"And it was the posters which caused Sotheby's the most surprise. One thought to date back to 1902 had been expected to fetch £300 to £400 but sold for £3,400. Another, thought to date back to 1901, was listed at between £350 and £500 but fetched £4,000.

"'The prices were higher than Sotheby's expected but not any higher than Sherlockians expected,' said Chris Roden, Holmes' fan and founder of The Arthur Conan Doyle Society. 'It is a shame that so much of it went abroad. But it was very much a dealers' sale because the lots were so big. There were not too many individual items that the more down-at-heel collectors had a chance of bidding for.'

"Mr. MacKenzie, who lived in Kensington, West London, had hoped to develop a museum. Friends said he would have been bemused by the prices being paid because many of the items had been given to him or picked up for very little.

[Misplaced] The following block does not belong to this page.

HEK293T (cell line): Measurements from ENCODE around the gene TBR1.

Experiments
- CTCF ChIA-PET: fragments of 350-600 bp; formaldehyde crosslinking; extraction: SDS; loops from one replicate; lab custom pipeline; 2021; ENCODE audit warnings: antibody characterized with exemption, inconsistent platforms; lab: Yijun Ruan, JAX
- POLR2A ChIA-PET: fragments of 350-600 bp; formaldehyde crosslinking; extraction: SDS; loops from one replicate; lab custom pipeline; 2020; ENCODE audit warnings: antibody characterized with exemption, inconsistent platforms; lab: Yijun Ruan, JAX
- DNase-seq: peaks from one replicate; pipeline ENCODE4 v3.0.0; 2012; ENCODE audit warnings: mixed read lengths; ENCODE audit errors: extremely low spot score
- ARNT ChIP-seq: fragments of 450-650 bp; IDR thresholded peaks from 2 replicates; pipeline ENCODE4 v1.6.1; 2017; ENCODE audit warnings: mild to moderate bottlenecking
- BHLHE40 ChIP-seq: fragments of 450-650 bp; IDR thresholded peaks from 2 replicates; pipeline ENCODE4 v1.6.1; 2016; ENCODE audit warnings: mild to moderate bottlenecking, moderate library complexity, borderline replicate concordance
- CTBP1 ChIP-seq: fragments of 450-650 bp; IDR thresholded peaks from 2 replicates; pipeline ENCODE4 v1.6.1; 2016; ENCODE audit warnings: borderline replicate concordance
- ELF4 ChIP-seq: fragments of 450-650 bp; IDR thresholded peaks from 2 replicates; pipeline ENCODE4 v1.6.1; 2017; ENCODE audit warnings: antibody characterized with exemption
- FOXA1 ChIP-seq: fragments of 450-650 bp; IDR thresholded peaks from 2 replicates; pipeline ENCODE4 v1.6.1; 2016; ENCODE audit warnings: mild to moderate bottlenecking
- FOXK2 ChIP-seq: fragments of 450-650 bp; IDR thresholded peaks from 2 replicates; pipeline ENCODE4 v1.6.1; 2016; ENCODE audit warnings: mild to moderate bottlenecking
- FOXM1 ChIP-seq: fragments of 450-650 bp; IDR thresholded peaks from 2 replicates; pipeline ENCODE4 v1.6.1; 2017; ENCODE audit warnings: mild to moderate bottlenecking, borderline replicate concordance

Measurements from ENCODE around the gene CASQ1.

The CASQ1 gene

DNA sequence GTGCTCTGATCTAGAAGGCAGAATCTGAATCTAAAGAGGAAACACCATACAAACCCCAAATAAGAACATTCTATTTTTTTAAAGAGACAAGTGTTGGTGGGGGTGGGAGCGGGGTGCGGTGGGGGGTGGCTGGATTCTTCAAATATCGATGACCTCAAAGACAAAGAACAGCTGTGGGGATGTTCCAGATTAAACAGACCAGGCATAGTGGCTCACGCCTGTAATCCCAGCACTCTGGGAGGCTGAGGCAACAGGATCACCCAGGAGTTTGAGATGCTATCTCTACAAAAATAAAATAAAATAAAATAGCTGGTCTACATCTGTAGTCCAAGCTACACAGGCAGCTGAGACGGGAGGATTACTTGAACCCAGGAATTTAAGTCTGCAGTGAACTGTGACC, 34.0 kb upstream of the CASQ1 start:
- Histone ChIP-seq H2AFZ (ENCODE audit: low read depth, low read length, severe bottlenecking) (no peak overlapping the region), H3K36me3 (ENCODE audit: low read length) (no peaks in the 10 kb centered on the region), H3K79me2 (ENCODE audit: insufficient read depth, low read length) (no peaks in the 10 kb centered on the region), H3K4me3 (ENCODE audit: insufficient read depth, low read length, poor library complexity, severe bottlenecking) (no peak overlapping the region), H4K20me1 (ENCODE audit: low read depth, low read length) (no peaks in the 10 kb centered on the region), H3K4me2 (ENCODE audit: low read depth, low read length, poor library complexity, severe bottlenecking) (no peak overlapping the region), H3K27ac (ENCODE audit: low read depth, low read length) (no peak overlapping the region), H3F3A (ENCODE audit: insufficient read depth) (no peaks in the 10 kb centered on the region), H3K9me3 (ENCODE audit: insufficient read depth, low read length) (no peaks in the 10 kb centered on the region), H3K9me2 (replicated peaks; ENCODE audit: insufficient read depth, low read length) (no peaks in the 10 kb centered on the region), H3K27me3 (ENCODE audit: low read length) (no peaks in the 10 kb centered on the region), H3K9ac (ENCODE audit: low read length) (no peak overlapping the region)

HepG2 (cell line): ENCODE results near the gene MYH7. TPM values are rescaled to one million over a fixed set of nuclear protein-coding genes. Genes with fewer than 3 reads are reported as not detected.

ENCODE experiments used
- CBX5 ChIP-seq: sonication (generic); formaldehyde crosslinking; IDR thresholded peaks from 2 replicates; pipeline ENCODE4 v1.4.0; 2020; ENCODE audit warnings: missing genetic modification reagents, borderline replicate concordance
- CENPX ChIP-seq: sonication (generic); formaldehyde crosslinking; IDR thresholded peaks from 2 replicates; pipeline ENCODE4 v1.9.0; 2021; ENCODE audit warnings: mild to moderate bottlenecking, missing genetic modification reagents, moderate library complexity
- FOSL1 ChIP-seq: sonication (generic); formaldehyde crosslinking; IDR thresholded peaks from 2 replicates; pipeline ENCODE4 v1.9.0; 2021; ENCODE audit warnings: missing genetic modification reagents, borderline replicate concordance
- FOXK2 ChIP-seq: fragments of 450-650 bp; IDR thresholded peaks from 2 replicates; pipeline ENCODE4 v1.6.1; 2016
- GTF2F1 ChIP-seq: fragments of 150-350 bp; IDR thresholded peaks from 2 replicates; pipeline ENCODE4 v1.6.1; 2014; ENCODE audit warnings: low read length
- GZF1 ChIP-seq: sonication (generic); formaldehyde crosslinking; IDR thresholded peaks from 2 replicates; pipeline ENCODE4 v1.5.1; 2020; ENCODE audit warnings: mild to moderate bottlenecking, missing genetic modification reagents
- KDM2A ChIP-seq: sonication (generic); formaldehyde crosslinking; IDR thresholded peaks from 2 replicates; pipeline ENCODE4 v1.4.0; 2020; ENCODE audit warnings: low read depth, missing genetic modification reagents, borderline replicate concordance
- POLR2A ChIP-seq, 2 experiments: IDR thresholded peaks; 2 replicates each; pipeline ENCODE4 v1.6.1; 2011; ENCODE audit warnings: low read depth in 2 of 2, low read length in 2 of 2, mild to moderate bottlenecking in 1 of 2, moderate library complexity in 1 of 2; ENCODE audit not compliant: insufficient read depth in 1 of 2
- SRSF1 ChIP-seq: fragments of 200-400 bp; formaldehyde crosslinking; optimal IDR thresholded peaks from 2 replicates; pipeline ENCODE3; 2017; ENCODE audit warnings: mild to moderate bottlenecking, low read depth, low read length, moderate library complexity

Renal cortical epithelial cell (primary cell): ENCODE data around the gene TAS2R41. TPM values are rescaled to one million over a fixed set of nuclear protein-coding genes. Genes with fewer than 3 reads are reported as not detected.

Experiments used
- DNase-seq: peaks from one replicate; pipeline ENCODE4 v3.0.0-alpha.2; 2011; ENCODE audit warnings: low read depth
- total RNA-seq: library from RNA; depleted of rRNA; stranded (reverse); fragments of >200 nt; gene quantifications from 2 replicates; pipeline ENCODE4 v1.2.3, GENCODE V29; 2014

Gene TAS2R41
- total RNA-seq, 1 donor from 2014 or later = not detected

"The auction attracted fans from around the world, with several dressing for the part in Holmes-style deerstalker hats."

Well, it's certainly a shame that we "down-at-heel" fans couldn't partake in this auction. Maybe next time? ;->


Debi Rotmil passed along the following tidbit: A designer named Adel Rootstein was the first to fashion life-like mannequins for window displays in stores such as Harrod's in London. Among the real-life people she modeled mannequins after was one Jeremy Brett. So, next time you're strolling past a store window, take a good look--you might see a familiar face looking back at you!

Well, that's all for Issue 10 of TBE. I hope you enjoyed reading it, and, as always, I welcome your comments, news, and reviews on Jeremy Brett. Take care, everyone.

Until next time,

Lisa :-)

TBE Home Page

"The Brettish Empire"/"TBE" Copyright Lisa L. Oldham.